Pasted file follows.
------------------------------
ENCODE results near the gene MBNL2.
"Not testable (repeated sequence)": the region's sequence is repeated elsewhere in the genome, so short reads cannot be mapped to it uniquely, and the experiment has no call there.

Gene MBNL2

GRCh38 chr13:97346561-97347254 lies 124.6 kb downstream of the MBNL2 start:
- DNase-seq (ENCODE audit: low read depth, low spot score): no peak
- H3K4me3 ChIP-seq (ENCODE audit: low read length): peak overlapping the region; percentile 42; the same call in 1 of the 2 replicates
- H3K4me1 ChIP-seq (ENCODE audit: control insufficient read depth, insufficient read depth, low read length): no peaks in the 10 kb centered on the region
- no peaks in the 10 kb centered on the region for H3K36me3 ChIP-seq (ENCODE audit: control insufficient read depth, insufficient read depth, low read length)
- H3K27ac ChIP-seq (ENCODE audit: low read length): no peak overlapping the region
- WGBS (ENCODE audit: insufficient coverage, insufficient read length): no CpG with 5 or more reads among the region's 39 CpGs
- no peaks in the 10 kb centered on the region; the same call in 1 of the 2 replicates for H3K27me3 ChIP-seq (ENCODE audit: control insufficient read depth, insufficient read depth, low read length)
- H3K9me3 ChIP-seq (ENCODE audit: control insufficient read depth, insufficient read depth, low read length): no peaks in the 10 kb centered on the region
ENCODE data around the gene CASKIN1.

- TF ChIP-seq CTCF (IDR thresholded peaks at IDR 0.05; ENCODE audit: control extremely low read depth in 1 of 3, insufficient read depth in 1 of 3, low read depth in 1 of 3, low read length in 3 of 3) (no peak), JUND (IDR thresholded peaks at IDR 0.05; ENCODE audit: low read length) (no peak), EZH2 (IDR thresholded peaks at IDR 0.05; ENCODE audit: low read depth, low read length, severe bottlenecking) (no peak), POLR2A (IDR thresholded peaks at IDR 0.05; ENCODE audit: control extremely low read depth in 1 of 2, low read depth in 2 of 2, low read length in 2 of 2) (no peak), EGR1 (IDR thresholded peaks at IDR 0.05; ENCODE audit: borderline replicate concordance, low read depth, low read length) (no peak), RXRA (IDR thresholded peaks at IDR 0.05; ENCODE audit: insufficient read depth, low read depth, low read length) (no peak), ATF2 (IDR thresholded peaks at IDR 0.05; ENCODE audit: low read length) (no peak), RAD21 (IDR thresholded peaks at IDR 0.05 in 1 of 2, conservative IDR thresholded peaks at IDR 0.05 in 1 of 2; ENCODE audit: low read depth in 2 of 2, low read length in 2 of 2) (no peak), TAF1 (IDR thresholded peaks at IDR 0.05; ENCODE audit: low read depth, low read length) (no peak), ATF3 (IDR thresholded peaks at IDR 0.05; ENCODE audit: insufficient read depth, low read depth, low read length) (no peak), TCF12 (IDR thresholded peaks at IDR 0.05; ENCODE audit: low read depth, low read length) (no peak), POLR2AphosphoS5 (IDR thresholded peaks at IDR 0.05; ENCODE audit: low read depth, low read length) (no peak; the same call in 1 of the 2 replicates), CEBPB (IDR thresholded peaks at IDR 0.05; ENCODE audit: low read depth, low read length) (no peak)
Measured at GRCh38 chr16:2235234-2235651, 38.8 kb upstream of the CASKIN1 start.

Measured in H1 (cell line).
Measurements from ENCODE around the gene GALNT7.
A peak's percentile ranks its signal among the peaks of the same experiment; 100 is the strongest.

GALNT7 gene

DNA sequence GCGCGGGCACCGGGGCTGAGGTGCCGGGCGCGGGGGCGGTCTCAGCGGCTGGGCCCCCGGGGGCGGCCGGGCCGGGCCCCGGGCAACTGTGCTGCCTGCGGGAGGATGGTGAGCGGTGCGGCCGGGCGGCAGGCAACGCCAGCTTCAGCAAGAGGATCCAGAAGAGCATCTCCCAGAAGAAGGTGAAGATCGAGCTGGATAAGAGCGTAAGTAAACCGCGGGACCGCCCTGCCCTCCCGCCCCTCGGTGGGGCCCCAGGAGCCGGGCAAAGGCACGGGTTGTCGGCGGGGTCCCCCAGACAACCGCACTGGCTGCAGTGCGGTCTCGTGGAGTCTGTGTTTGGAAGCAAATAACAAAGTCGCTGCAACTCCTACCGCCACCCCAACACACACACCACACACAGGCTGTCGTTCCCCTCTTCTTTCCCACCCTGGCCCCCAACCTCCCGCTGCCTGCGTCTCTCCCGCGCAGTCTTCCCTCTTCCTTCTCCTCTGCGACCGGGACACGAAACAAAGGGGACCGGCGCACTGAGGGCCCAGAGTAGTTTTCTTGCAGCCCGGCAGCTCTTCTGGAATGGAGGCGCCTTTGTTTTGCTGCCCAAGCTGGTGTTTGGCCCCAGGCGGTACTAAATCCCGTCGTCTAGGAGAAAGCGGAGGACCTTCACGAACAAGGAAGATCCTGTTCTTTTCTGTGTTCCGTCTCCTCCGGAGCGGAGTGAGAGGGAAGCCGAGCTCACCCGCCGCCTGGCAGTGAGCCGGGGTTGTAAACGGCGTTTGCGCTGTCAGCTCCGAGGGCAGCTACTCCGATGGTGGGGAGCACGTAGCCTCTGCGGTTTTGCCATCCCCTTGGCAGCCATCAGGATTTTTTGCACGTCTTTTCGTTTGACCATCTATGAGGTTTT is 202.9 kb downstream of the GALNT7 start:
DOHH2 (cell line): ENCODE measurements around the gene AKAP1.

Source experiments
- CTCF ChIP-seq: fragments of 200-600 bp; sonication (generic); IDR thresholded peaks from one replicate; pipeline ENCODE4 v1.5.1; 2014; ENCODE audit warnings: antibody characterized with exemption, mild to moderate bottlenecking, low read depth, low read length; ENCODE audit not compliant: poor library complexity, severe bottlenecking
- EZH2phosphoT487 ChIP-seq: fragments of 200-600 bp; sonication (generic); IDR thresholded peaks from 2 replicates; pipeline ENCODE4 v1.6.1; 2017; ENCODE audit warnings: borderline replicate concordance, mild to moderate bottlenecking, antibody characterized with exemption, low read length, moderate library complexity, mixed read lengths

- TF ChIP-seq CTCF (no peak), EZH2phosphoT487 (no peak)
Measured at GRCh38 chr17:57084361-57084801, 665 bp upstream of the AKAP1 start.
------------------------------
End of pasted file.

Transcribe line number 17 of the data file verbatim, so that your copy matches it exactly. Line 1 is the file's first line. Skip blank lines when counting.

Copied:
Measurements from ENCODE around the gene GALNT7.